Legal Dictionary

bank robbery

Definition of bank robbery

Further reading

Bank robbery is the crime of stealing from a bank. According to the Federal Bureau of Investigation's Uniform Crime Reporting Program, robbery is "the taking or attempting to take anything of value from the care, custody, or control of a person or persons by force or threat of force or violence and/or by putting the victim in fear." By contrast, burglary is defined as, "unlawful entry of a structure to commit a felony or theft." Definitions vary in other countries, however. In the United Kingdom, robbery is the removal or taking away of property from a place in which you are entitled to be (without any requirement for force or violence to be threatened or used), whilst burglary is largely in line with the US version, entering property unlawfully. In layman's terms, therefore, bank robbery is entering a bank when it is open and either by using force or the threat of force or otherwise obtaining valuables, usually money. Entering a bank when it is closed is burglary.

Bank robbery is a predominantly urban crime, taking place most frequently in cities and large towns. The share of bank robberies in small towns increased from about 20% in 1996 to about one third in 2002, but the majority of bank robberies are concentrated in urban areas. This concentration is often attributed to there being more branches in urban areas, but the number of bank robberies is disproportionately higher than the number of branches. In Canada, for example, seven cities have 30 percent of all bank branches but 66 percent of all bank robberies; in the United Kingdom, London has 10 percent of the nation's branches but 39 percent of its bank robberies.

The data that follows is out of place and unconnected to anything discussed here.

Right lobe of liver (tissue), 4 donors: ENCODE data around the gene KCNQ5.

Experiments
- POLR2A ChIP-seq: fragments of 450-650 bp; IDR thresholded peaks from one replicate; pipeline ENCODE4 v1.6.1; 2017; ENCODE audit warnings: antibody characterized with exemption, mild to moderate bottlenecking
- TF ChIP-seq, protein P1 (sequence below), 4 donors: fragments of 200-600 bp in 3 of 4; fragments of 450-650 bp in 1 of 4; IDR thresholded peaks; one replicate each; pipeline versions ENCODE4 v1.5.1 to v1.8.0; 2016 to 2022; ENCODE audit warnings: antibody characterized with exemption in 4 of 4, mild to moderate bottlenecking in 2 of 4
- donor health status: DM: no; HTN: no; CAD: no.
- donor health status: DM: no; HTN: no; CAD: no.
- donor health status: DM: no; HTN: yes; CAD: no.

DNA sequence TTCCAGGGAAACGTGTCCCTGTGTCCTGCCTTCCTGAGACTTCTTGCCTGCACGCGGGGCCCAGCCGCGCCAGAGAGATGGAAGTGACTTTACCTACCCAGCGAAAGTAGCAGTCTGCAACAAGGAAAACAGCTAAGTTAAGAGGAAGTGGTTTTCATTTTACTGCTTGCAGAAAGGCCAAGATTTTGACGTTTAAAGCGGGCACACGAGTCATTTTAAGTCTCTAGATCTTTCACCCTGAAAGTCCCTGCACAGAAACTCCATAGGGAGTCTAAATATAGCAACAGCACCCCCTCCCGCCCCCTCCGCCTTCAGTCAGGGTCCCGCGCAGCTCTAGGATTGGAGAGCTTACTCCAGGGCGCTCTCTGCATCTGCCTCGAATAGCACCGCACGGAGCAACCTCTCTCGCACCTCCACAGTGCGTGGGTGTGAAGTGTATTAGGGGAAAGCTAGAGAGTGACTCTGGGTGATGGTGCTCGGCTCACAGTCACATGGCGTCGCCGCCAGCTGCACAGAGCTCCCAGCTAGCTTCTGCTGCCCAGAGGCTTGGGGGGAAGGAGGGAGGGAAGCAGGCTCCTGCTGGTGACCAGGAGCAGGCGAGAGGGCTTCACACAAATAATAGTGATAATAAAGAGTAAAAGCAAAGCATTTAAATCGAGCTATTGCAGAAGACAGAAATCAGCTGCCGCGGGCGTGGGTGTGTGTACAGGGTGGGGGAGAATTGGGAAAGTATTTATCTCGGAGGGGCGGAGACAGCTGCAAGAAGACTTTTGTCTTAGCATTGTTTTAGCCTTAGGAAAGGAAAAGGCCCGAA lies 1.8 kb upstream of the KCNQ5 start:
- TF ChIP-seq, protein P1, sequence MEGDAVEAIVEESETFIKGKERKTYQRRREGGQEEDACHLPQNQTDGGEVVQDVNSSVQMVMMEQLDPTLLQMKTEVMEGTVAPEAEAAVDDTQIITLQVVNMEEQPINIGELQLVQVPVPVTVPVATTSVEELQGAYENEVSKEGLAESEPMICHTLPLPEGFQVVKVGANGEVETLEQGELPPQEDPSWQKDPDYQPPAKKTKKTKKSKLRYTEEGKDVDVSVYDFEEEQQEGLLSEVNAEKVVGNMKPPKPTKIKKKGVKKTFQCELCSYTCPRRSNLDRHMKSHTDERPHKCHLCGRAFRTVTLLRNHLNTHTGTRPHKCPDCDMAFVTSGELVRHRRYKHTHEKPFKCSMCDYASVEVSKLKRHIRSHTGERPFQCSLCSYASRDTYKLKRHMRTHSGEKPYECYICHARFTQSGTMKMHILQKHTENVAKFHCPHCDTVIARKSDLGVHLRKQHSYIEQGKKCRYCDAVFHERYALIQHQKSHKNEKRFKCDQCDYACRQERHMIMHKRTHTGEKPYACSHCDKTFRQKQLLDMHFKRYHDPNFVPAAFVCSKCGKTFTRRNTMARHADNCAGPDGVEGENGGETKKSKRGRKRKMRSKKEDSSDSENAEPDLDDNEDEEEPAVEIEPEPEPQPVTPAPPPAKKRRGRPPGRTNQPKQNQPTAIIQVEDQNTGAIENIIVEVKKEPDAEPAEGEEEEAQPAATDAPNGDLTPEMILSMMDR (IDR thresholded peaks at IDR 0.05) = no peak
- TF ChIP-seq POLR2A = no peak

This has advantages both for bank robbers and for the law enforcement community. Being in urban areas the transportation infrastructure is more highly developed, especially where banks tend to cluster near to retail shopping areas and commercial districts. Such banks are highly profitable targets for bank robbers who are then afforded a number of potential escape routes. The law enforcement community benefit by being able to respond more quickly and the likelihood of catching a bank robber on or near the scene is higher than for other types of crime. This is because most bank robberies are reported very quickly, frequently while the crime is in progress, most bank robberies occur during daylight hours, have multiple witnesses and with modern technology often produce photographic images that can be distributed and used immediately to canvass the local area. Consequently, many robbers are caught the same day. In fact, the clearance rate for bank robbery is among the highest of all crimes, almost 60 percent.


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